Tuesday is the first major election in Florida since the legislature pushed through changes affecting voting in the Sunshine State. Voter advocates say the laws disproportionately affect Black voters — making it harder for many to vote — and have created an environment of confusion and fear, reports the Washington Post. Voters can deliver ballots for immediate family members but there are new forms to fill out, and some worry that even a small mistake could result in a fine or an arrest. It is now illegal to turn in more than two ballots that don’t belong to a close relative. There are new restrictions for organizations that help register voters. And shortly after its inception, Gov. Ron DeSantis’s Office of Election Crimes and Security announced deputies had made 20 arrests — 15 of them involving Black voters accused of voting illegally.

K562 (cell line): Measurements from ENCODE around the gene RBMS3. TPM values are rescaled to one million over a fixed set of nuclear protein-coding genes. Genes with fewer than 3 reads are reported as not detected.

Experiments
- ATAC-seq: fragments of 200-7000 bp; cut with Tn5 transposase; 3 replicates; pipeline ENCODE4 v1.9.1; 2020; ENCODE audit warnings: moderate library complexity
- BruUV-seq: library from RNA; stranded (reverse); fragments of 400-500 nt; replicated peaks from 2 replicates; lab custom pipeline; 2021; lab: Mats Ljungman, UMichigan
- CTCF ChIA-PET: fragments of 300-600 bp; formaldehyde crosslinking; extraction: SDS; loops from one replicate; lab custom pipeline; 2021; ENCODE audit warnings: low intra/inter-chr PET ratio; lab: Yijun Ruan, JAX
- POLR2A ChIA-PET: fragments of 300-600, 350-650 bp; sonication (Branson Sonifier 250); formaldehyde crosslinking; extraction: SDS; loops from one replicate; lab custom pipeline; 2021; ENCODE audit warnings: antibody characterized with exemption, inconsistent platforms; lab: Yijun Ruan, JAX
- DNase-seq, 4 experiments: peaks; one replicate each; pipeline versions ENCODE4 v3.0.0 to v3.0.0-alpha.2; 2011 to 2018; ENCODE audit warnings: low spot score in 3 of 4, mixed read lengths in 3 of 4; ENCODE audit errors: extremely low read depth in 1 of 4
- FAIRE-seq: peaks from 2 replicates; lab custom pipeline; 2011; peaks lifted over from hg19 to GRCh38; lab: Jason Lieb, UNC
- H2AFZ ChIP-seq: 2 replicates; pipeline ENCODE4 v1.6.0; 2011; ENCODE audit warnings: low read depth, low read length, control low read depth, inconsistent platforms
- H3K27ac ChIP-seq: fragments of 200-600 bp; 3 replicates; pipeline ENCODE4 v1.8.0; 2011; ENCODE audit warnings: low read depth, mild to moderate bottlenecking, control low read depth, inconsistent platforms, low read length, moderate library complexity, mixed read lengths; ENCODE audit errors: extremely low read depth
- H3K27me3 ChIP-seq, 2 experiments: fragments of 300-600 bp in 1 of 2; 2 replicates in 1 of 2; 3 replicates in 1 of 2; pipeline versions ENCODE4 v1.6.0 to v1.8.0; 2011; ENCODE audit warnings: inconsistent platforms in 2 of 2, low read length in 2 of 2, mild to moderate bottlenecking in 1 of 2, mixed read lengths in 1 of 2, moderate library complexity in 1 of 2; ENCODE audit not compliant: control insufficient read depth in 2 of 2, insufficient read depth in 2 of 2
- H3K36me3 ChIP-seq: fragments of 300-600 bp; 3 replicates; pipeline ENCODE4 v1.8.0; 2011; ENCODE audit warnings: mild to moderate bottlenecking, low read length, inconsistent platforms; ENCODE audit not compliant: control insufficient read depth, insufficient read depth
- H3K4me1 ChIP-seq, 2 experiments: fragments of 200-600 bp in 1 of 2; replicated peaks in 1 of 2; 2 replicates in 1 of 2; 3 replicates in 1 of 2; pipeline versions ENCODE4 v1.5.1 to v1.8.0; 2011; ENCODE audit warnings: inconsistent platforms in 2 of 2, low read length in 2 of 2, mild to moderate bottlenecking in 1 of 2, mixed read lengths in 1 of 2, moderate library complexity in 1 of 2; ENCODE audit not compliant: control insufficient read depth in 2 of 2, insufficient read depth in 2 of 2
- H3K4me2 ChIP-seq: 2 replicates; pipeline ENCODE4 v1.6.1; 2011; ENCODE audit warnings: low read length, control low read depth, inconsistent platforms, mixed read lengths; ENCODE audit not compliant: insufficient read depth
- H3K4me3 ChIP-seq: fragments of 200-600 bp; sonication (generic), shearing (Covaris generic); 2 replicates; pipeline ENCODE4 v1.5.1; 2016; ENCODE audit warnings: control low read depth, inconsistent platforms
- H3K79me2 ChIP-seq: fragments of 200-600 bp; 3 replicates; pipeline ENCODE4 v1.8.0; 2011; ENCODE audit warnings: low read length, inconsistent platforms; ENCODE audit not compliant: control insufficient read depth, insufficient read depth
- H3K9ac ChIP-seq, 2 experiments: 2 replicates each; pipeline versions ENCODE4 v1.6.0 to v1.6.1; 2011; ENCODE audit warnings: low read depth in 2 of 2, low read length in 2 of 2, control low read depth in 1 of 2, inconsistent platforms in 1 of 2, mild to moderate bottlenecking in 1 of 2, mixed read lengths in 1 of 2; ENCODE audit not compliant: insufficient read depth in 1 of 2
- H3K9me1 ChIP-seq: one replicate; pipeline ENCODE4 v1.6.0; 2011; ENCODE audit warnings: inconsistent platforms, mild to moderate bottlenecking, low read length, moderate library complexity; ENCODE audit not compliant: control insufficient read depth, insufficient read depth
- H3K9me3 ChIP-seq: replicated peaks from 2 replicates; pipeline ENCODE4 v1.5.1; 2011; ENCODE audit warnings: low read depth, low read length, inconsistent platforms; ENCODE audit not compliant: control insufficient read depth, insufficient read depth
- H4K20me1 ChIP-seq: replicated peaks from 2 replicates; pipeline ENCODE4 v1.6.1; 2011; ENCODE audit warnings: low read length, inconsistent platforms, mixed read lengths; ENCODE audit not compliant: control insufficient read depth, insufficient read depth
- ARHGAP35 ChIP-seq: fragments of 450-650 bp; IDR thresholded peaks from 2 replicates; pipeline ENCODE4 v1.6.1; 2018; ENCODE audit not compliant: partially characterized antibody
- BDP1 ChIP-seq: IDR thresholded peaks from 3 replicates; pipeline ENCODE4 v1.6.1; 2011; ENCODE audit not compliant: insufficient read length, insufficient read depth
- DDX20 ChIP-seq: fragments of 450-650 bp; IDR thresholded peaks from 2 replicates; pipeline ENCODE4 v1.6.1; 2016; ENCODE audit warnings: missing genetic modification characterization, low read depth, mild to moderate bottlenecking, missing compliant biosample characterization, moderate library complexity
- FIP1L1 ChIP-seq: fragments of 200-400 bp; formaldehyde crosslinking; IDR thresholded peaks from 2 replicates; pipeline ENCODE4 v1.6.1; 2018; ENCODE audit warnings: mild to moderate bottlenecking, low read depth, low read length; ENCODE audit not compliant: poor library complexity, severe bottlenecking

The arrested voters were charged with casting ballots even though they did not qualify to vote. A state constitutional amendment gives most people formerly convicted of a felony the right to vote. Several of those arrested say they thought they qualified. They applied to register, got voting cards and were never told they had acted improperly until officers showed up to question them on a summer afternoon. “These laws were put in place to intimidate people, and that’s what’s happening,” LaVon Bracy of Faith in Florida, a religious nonprofit that encourages civic participation. “People are just wondering, is it worth it?”Supporters of the new laws and the election crimes office say these changes are needed to guarantee secure and fair elections — even though there is no evidence of widespread fraud.